New Braunfels Herald Zeitung, November 7, 1982

New Braunfels Herald Zeitung

November 07, 1982

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Issue date: Sunday, November 7, 1982

Pages available: 64

Previous edition: Friday, November 5, 1982

Next edition: Tuesday, November 9, 1982

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Publication name: New Braunfels Herald Zeitung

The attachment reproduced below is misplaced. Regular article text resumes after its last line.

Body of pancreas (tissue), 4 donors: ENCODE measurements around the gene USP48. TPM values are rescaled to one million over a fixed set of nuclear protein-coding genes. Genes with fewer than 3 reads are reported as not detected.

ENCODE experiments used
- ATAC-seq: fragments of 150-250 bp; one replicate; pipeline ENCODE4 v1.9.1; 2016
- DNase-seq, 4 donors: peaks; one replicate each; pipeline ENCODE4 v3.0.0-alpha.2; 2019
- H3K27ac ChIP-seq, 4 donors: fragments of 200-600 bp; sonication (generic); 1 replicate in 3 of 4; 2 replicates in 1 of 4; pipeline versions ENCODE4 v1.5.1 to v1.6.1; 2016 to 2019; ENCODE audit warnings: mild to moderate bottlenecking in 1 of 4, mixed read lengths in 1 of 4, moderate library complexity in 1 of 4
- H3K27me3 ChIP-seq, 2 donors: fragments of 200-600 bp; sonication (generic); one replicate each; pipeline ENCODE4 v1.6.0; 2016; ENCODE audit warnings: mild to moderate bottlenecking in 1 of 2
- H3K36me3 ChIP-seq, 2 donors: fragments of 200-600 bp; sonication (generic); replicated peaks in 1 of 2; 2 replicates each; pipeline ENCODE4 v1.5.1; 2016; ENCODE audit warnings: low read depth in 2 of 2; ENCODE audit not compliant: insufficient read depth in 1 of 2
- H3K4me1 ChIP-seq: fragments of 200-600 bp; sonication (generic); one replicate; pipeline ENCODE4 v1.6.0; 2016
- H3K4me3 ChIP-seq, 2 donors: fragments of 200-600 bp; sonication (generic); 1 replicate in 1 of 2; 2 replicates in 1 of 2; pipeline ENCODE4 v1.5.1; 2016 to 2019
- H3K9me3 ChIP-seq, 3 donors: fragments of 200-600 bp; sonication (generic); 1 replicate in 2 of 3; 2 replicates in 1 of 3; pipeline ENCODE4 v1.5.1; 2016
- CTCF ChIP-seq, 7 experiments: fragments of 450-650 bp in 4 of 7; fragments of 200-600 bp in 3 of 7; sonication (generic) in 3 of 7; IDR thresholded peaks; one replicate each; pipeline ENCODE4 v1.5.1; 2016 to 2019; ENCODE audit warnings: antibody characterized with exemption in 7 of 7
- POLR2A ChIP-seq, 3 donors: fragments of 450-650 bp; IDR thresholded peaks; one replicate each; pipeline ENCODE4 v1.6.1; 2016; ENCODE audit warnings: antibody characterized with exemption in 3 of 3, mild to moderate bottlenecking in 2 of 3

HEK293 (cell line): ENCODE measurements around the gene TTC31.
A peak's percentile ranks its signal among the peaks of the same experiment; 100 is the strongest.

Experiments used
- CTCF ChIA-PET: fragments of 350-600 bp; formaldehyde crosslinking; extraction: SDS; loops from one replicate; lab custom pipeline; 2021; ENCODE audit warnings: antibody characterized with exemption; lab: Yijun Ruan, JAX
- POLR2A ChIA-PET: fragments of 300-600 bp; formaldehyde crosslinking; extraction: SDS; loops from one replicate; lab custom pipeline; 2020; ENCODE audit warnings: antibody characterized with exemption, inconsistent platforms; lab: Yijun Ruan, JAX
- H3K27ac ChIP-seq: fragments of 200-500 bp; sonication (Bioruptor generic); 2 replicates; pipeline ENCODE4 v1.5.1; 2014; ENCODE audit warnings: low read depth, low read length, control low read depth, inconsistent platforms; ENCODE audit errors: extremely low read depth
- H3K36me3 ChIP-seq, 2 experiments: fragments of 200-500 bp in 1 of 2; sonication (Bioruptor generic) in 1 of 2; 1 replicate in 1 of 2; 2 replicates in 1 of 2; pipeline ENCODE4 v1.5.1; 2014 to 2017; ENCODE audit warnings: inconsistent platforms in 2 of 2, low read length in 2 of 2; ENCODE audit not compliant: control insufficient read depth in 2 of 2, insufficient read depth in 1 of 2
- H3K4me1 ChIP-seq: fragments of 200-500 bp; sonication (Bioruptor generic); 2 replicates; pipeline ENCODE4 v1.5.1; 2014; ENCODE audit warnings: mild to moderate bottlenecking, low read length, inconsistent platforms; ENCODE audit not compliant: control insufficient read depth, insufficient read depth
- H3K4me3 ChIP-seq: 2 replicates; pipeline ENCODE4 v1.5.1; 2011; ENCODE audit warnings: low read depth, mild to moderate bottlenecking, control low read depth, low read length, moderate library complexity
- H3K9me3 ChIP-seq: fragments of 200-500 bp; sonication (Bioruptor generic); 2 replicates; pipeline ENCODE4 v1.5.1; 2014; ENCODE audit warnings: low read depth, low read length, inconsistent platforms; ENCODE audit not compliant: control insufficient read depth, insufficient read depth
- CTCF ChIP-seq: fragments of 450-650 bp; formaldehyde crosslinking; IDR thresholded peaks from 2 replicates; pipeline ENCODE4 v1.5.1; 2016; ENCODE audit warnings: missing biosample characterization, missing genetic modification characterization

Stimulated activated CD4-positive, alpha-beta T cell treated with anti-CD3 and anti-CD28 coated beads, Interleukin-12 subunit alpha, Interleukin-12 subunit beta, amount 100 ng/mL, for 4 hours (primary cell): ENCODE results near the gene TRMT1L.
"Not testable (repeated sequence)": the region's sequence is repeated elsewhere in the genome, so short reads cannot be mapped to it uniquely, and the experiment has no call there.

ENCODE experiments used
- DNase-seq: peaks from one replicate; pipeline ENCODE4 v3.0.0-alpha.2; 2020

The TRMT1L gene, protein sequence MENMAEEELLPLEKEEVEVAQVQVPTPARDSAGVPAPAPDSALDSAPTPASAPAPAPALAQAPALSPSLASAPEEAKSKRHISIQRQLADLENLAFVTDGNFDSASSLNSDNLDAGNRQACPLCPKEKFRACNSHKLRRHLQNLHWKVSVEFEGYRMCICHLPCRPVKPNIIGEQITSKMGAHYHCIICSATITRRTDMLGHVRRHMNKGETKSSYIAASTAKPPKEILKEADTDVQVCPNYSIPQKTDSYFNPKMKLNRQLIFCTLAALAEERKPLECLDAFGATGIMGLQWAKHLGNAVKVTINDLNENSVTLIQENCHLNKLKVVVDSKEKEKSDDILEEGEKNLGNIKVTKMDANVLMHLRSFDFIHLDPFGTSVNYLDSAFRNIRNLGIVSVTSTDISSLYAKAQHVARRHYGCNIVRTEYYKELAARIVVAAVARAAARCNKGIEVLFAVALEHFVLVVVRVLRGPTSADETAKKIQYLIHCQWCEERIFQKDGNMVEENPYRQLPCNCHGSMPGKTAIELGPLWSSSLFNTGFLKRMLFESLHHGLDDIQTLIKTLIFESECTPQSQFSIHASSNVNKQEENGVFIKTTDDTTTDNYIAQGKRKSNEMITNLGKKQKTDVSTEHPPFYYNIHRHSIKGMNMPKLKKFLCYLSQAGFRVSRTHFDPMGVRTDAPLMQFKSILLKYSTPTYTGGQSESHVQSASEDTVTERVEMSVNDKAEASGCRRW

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New Braunfels Herald Zeitung (Newspaper) - November 7, 1982, New Braunfels, Texas Dallas, Texas #V5’>-    ^icroplex, Inc.    Comp. rtt: hitoh Humble i .0. DOX ^5<06 Calles, rexes 75?/$5A. New -4m* BraunfelsHgrald-Zeitung .I OI NI#*, OI "?    C^/\    /    O SUNDAY November 1,1982 SO cents New Braunfels. Texas    Vol.    91    —    No.    217    64    Pages—4 Sections    (USPS    377-880) Help from Austin Traeger, commissioners to talk By JACQUELINE SMITH Staff writer The probability of Comal County obtaining legislative help to combat tourism and growth-related problems will be addressed Monday by Sen. John Traeger < D-Seguin I in Commissioners Court. Traeger’s talk — which is set for IO a.m. in the Commissioners Courtroom first floor of the Courthouse — will be a rare appearance for the newly re-elected senator, in that he does not often get to New Braunfels, let alone appear before Commissioners Court. In last week's election, Trager was re-elected to his second term as senator of District 21, which encompasses Comal and numerous other counties. ‘‘Sen. Traeger shall be present along with his assistant, Mr. Ed Kline, to discuss...the situation Comal County finds itself in coping with the many problems of River Road and the Guadalupe River,” Tim Darilek, administrative assistant to commissioners, stated in the court’s agenda packet. ‘Questions of legislative support for Comal County is one area Sen. Traeger shall address,” Darilek noted. “This applies to both statewide legislation and apicial legislation.” For many years. Comal Commissioners have felt ordinance-making powers would help them combat some of the county’s tourist and growth-related problems. Obtaining ordinance-making powers, however, would require that new laws be passed by the Texas Legislature. Several terms of the legislature have considered offering counties ordiance-making powers on a local option basis, but no final legislation has been forthcoming. In recent months, however, the topic of again proposing such legislation to the new state legislature which will meet in January has been discussed among members of the Comal County Growth and Development Committee. This 13-member committee, composed of residents from all areas of the county, was appointed last spring by Commissioners Court to study the county’s growth, tourist and recreational-related problems. The committee, which has set a self-destruct date in February, 1983, will be responsible for recommending solutions to the court as to how the county’s problems could be solved. More importantly, however, the committee will also have to suggest ways in which their recommendations can be financed. Committee members, some of which will probably be present at Monday’s meeting, have not yet proposed any specific legislation. They have, however, dis* ussed how a county sales tax (on a local option basis might help draw in funds to the county to help meet some of its problems. At the committee’s last meeting in October, Republican Edmund Kuemepl, who has since been elected as the new District 46 State Representative, promised to help pass any legislation the committee might get the legislature to consider. The newly-elected representative also warned, however, that “just because you walk in the door” See TRAEGER. Page 16A Clements looks for reasons for defeat AUSTIN (AP Gov. Bill Clements woke up tired and disappointed the day after the general election and asked an aide what happened to his apparently sure-fire re-election campaign. "Where did that truck go')” the assistant told the 65-year-old Republican who made political history in 1978 by becoming the Texas’ first GOF governor this century. “We ticket-splitters took a beating last night,” was Clements’ own explanation to reporters of his defeat by Democrat Mark White. Cements said he had not had time to explore the causes of his downfall, but others quickly pointed out a record 3.1 million voter turnout resulting largely from a unified campaign drive by Democrats. The straight-talking Dallas multimillionnaire, who had no experience as a political candidate before the 1978 governor's race, believes his party will come back, but not with him as a candidate. “When you take a shellacking, which we did, you lick your wounds and you come back for another day, and certainly the Republican Party will rebound from this ... they will come back,” he said. “Remember 1980 (the year President Ronald Reagan carried Texas) when the Democrats had their tail between their legs and running for cover? They came back " When Clements scored the surprise win over Attorney General John Hill in 1978, some called it a David and Goliath victory over a Democratic Party that had made Texas a one-party state for many years. “I represent all of the people of the state,” Clements said after that election. “I intend for us to have a legislative program that is responsive to this state." He proudly declared himself “a businessman, not a politician” and carried that theme throughout his first term and his unsuccessful reelection campaign. He stressed the importance of selecting the right staff and making the right appointments to state boards and agencies. He brought in a rich South Texas rancher. Tobin Armstrong, to recommend appointees. "You don’t surround yourself with ribbon clerks," he said. He rapidly became known as a workaholic governor. When he could not make a speech or appearance, he sent his “secret weapon” — his wife, Rita. i’m having a wonderful time being governor," Clements told reporters frequently, grinning from ear to ear and chuckling. Clements was not always successful in his dealings with the predominantly Democratic See CLEMENTS, Page 16A Last chance for Wurstfest Today s the final day to enjoy the dancing, food, drink and just plain fun of the 1982 Wurstfest. Myron Floren (top) and his accordion have already made their final appearance, but there s plenty of other fine music. You could do the ever popular chicken dance, (bottom left) Ilk*1 Sherry Henke (Miss Loverwurs and Roger Reminder (Der Grosse Opa) Or you cou just eat funnel cake, (bottom right) like three year-o Casey Marie JonesInsideWurstfest Weather Comal County skies will be mostly cloudy today through Monday, with areas of drizzle this morning and highs in the upper-70s. The probability of measurable rain is less than 20 percent.Playoff-Bound The New Braunfels Unicorns football team clinched at least second place in District 13-AAAA Friday night and with it a spot in this year’s high school playoffs. Senior tailback Earl Wilson was the star, gaining 172 yards and scoring three times in the 28-0 win over Fredericksburg. See Page 6AOne-Two Punch Kim Whitaker and Kourtney Kahier finished in their usual spots — first and second — at the regional cross-country meet Saturday at Fort Sam Houston. The Unicorn girls’ team, paced by that one-two finish, had a high enough overall score to qualify the entire team for next week’s state meet in Georgetown. See Page 6A ► BUSINESS..........  4B CLASSIFIED...................12    15A COMICS.........................11A CROSSWORD.....................2A DEAR ABBY.......................2B DEATHS.........................2A ENTERTAINMENT  v........7B HOROSCOPE.....................11A KALEIDOSCOPE..................1 8B OPINIONS........................4A SPORTS........................6-8A WEATHER................{ 2A Local results certified despite protest By DEBBIE DeLOACH Staff writer Canyon l.ake businesswoman Ixiis Duggan was back in Commissioners Court Friday, protesting a portion of the votes cast in the Nov. 2 election. The votes were direct descendants of 43 absentee votes she questioned after the May Republican primary. The commissioners were making slow, but steady progress with their vote canvassing and certifying duties, until the envelope from Precinct 17 was opened. That was Duggan’s cue. "I came here to ask the court not to canvass or certify the votes for Pct. 4 Commissioner from 750 Rusk St. My premise has been, and still is, that the commissioners court has the authority to void those votes,” Duggan said The votes in question were cast by residents of River Gardens, a count) mental health facility, in the Pct. 4 Commissioner race. Duggan had a similar complaint after the May primary when 43 residents from that facility voted absentee in that election. In the GOP Republican primary, W.N “Bill” George won that race over Duggan by 19 votes, and then defeated incumbent Orville Heitkamp on Nov. 2. As limited partners in River Gardens i meaning they have invested money for the operating expenses of the facility), George and his wife have repeated!) denied any wrong doing. "The residents at River Gardens have a right to vote. And Duggan continues to infer that there was hanky-panky going on,” George has said. “But the rules were followed to the letter." ‘ I’m not questioning their right to vote, just the manner in which they (the River Gardens residents! voted,” Duggan said Friday. “There is also a deep question in my mind whether George was entitled to be on that ballot. “This is a dangerous precedent, gentlemen There has never been such a cut and dry, pinpointed issue of voting man- See VOTE. Page ISA Reagan gearing up for '847 WASHINGTON (AP) - Sen. Paul Uxalt, selected by President Reagan to head the Republican National Committee, said Saturday he is convinced that Reagan will seek re-election in 1984. “I got a clear enough signal to satisfy me," Laxalt told an administration official. That "signal,” the senator said, followed his declaration to the president that he would refuse the post if Reagan would not run again. "My political instincts told me he would be a candidate," the senator later told reporters, while acknowledging that uncertainty over the nation’s unemployment rate, now at a 42-year record of 10.4 percent, could stay the president’s decision. The choice of i^axalt was seen by one administration official as evidence the president was assembling a re-election team, and the senator’s conunents sent the strongest signal yet that Reagan would run again. As he entered the White House grounds for a lunch with the president, laxalt said the president had not told fain what political course would be chosen. ‘‘ITI be frank to tell you that if I personally didn’t think that he was going to be a candidate, I wouldn’t be accepting this position.” Other Republican officials said they, too, interpreted the choice of l,axalt, one of the president’s oldest political allies and chairman of his 1980 election campaign, as a sign that the president would seek a second term. The two-term Nevada senator would replace Richard Richards as party chairman. See REAGAN, Page ISABoathouse, dock rules top City Council list By DYANNE FRY Staff writer The New Braunfels City Council hopes to learn just who has the authority to regulate the buildings of docks and boathouses this Monday. John Specht, general manager of the Guadalupc-Blanco River Authority , has been asked to appear at the 7 .30 p.m. meeting at City Hall The question came up when tile city got a request for a permit to build boat hoist extending 12 feet into the Guadalupe River. The council has reviewed an ordinance requiring that detailed engineering plans be submitted for all proposed river and riverbank structures But questions have been raised about the city’s authority to enforce such an ordinance. Allocation of Entitlement 14, federal revenue sharing funds, is also high on the list for Monday. An estimated $261,000 will be See CITY, Page ICA ;